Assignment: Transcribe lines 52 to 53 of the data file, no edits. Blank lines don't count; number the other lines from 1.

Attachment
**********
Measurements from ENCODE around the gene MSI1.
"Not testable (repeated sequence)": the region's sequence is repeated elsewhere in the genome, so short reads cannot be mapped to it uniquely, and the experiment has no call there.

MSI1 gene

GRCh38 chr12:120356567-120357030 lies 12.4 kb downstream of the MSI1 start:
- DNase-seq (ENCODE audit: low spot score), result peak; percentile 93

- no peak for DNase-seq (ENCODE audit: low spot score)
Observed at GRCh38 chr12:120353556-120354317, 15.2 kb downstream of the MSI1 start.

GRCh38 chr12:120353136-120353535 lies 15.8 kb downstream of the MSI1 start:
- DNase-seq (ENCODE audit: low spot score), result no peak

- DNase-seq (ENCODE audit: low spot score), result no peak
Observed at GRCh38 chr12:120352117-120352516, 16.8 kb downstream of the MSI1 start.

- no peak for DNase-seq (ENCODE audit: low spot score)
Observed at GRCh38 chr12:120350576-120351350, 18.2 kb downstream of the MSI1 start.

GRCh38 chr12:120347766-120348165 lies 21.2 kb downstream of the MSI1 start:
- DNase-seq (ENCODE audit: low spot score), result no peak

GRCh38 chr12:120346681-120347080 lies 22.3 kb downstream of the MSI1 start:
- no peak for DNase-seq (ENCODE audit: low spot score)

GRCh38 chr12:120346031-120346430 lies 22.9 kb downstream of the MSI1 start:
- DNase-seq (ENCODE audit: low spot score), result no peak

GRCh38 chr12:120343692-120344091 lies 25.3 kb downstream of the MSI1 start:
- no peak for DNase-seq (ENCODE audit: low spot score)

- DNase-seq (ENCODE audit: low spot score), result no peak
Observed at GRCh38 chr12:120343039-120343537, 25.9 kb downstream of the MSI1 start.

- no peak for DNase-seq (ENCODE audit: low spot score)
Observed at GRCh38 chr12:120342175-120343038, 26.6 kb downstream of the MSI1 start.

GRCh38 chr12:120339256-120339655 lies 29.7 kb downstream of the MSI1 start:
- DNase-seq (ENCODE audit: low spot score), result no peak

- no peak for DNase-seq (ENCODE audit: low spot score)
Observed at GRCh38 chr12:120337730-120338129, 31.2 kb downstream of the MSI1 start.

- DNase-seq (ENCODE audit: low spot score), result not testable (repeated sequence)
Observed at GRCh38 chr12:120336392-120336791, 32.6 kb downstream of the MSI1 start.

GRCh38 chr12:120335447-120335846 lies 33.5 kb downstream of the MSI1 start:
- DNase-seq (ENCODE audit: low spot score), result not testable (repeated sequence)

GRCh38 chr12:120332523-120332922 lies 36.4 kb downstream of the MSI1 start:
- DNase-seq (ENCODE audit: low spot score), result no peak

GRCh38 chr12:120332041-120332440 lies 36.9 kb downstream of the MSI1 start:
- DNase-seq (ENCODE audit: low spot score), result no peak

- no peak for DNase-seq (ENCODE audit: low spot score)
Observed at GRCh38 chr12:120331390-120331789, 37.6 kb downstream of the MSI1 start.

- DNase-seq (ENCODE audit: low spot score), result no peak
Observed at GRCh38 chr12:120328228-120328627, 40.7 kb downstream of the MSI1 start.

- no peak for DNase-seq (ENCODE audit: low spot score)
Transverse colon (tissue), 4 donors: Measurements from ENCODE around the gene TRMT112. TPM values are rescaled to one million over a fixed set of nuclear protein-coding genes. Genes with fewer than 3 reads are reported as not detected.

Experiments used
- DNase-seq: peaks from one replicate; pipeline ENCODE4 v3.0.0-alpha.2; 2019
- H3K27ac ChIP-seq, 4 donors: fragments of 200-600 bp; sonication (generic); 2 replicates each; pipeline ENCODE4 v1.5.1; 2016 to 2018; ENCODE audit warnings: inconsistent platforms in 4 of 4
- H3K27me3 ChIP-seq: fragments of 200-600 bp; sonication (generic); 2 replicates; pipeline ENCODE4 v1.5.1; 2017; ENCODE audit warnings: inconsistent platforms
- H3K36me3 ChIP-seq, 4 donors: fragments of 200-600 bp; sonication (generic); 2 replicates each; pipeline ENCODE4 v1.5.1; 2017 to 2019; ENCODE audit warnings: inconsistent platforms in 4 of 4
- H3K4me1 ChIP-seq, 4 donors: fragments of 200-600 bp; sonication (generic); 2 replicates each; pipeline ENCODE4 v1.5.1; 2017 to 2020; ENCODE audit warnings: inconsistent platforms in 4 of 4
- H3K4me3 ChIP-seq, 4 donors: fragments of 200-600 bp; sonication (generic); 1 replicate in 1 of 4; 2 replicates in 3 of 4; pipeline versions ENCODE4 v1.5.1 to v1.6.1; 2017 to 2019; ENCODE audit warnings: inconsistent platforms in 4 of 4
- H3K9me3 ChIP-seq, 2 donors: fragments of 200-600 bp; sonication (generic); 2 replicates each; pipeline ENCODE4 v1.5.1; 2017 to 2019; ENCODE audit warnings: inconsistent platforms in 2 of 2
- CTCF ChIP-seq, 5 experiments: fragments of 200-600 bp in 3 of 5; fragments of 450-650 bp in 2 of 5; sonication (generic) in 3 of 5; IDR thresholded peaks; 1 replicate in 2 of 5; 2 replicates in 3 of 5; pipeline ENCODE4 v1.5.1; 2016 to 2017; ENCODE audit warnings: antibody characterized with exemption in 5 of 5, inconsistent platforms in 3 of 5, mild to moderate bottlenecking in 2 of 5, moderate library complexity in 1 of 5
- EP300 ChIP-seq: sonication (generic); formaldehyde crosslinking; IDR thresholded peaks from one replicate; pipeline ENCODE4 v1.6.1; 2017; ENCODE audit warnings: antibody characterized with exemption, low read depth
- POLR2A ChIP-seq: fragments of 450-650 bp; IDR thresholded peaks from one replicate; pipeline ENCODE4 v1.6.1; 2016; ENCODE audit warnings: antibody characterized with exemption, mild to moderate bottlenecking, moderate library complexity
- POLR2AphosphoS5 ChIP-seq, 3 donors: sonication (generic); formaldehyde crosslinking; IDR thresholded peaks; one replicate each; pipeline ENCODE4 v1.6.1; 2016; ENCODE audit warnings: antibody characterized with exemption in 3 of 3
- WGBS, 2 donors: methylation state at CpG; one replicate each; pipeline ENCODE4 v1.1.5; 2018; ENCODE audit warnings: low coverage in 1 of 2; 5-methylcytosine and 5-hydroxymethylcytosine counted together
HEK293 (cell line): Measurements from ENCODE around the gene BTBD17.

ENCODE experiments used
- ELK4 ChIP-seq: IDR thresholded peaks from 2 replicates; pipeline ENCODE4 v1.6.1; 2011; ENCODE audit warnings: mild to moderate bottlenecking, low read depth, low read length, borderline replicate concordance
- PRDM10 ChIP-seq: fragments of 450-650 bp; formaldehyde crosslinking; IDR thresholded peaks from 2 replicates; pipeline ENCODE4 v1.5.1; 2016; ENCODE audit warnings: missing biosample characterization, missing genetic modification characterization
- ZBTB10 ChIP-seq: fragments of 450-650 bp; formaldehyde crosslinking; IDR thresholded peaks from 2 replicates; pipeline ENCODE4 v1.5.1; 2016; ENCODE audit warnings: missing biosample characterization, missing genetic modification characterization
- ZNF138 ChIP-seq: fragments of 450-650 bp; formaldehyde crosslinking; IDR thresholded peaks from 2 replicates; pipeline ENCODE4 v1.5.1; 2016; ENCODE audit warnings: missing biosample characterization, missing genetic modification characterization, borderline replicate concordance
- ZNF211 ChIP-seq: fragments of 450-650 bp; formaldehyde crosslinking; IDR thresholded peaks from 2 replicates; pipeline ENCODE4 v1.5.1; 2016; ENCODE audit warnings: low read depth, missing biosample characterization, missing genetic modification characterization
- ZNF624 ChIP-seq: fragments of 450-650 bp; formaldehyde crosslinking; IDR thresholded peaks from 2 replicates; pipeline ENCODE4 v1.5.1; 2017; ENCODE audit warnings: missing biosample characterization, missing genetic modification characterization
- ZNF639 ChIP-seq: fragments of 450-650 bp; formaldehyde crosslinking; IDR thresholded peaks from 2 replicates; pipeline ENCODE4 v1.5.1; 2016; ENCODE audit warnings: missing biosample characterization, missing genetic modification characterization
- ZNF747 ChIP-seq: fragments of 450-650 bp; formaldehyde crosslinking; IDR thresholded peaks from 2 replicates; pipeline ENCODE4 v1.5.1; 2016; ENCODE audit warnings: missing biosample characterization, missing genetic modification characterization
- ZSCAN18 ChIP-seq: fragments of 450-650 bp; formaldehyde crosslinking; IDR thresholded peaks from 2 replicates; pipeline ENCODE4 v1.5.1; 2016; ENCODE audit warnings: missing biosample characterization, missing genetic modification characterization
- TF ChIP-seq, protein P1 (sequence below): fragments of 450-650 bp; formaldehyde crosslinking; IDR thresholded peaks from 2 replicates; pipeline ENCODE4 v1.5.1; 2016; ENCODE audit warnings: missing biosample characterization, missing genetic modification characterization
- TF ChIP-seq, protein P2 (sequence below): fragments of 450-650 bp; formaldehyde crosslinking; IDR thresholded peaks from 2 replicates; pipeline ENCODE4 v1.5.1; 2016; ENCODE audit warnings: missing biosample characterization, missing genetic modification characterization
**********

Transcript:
- CTCF ChIP-seq, 5 experiments: fragments of 200-600 bp in 3 of 5; fragments of 450-650 bp in 2 of 5; sonication (generic) in 3 of 5; IDR thresholded peaks; 1 replicate in 2 of 5; 2 replicates in 3 of 5; pipeline ENCODE4 v1.5.1; 2016 to 2017; ENCODE audit warnings: antibody characterized with exemption in 5 of 5, inconsistent platforms in 3 of 5, mild to moderate bottlenecking in 2 of 5, moderate library complexity in 1 of 5
- EP300 ChIP-seq: sonication (generic); formaldehyde crosslinking; IDR thresholded peaks from one replicate; pipeline ENCODE4 v1.6.1; 2017; ENCODE audit warnings: antibody characterized with exemption, low read depth